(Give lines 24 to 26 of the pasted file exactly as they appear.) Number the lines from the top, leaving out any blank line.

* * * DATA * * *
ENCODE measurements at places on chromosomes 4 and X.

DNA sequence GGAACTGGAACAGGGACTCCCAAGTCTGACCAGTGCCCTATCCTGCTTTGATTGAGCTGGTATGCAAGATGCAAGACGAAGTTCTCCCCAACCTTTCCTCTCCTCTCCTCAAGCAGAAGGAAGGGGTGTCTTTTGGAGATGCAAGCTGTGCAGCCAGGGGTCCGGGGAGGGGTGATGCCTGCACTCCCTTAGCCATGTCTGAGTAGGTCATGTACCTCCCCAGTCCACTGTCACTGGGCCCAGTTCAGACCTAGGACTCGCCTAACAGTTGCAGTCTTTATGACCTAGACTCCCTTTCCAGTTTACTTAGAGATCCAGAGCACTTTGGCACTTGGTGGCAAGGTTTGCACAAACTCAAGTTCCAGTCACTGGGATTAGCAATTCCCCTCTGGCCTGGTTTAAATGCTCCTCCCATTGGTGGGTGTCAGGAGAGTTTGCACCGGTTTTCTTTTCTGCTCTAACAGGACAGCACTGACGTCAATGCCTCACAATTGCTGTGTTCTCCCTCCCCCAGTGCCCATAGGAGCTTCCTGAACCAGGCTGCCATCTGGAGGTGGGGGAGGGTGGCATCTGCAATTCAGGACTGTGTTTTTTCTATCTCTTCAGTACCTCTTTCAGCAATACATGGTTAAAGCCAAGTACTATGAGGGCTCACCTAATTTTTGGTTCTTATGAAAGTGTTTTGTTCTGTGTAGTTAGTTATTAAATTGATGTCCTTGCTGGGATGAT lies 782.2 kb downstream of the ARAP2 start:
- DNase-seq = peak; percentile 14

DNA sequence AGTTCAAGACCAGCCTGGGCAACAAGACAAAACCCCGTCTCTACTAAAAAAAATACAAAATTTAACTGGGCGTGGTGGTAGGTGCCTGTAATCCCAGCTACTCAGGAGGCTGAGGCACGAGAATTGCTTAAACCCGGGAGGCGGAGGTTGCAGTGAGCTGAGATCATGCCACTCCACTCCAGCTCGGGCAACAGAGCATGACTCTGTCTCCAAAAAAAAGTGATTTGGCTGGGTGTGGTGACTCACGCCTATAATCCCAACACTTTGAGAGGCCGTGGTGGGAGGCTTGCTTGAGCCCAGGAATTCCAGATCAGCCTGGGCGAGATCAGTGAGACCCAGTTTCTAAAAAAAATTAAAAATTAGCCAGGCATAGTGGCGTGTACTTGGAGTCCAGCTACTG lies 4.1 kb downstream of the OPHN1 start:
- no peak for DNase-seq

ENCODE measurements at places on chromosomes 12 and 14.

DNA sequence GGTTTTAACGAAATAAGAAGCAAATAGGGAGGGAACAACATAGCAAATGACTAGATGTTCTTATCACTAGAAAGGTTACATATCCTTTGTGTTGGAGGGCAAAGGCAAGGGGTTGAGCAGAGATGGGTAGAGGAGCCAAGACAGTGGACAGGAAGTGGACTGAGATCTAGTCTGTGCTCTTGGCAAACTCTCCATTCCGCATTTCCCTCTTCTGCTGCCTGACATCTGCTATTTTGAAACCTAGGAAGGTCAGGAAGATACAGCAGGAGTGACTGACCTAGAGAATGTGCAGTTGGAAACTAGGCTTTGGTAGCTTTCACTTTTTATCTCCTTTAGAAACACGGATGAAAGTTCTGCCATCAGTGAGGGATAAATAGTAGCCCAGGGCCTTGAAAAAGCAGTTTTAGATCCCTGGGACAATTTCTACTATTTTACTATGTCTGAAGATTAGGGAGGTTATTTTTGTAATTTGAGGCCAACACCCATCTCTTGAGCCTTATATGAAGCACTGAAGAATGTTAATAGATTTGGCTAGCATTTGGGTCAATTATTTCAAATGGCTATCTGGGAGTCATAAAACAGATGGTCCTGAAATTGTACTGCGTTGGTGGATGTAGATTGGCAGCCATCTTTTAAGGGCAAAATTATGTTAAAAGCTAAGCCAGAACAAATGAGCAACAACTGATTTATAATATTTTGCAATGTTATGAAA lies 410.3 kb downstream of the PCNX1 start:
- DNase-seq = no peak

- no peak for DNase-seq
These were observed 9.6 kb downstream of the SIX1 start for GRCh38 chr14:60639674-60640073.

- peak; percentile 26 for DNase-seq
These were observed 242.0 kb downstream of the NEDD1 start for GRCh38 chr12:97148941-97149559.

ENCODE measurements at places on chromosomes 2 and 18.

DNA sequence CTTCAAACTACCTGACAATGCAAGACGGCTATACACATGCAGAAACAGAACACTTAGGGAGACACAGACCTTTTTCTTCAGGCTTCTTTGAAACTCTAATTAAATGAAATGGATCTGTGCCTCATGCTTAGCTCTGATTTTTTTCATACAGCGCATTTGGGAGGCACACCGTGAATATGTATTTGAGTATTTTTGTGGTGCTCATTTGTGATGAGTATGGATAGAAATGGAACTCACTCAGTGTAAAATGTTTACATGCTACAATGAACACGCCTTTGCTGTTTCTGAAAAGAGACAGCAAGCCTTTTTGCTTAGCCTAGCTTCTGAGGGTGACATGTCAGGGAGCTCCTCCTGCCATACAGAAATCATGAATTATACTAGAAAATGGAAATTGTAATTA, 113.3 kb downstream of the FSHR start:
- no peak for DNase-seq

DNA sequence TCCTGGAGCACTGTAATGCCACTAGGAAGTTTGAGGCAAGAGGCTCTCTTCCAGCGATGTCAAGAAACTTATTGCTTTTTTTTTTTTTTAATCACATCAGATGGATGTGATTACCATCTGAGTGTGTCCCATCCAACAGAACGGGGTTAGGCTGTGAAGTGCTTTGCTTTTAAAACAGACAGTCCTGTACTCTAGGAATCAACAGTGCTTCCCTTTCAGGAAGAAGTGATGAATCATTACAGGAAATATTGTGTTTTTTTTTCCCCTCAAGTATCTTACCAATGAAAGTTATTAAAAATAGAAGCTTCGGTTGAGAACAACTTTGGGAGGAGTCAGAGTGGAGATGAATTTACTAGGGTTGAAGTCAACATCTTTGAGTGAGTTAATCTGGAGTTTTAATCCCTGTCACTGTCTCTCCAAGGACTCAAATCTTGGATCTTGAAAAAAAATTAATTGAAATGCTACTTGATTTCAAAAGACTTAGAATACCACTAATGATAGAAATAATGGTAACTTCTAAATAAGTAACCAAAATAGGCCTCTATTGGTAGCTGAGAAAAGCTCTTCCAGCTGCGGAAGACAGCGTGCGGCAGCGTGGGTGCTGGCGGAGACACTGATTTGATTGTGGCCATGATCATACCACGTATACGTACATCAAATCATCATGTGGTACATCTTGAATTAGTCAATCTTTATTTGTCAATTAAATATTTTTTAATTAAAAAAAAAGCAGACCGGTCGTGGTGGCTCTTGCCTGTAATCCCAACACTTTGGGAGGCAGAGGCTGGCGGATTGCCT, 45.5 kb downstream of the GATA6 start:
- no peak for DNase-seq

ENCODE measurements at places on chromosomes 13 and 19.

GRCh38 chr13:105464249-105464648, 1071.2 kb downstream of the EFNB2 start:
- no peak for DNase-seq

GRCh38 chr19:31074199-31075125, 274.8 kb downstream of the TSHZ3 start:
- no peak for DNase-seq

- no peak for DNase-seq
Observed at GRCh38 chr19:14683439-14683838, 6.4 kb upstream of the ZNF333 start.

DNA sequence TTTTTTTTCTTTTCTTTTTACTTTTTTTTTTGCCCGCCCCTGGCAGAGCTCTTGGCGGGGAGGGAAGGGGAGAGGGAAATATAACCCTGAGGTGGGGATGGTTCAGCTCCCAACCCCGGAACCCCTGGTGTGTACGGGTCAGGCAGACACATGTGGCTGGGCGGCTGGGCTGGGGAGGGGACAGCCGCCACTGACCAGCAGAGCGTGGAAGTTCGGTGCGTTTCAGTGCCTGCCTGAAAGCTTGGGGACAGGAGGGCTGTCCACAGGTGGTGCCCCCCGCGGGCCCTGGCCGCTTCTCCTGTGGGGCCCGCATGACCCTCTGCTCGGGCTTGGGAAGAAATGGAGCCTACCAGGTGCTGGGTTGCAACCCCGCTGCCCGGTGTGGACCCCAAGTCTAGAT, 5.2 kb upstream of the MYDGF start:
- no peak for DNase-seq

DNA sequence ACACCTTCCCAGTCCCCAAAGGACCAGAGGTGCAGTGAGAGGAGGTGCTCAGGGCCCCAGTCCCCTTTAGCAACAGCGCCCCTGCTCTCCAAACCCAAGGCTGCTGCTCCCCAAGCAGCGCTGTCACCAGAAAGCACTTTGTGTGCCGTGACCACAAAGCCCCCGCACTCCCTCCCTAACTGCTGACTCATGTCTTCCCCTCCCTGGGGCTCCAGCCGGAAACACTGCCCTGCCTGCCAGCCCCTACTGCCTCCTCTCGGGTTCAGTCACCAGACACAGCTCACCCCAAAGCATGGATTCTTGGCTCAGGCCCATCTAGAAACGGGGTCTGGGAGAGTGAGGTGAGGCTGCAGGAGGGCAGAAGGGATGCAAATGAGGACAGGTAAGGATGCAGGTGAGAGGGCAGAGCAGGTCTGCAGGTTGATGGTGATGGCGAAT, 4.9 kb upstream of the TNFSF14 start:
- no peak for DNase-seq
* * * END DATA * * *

Observed at GRCh38 chr19:14683439-14683838, 6.4 kb upstream of the ZNF333 start.

DNA sequence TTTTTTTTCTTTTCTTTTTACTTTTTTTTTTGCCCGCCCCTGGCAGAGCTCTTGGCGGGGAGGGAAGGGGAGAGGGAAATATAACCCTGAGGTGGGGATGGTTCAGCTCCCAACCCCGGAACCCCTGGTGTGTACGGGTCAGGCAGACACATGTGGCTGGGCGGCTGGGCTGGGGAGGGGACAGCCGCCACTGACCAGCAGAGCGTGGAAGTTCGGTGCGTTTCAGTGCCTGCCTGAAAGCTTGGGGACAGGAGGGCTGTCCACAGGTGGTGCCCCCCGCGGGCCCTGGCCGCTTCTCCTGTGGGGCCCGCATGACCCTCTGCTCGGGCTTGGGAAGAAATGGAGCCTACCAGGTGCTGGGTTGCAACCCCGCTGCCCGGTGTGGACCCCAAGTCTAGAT, 5.2 kb upstream of the MYDGF start:
- no peak for DNase-seq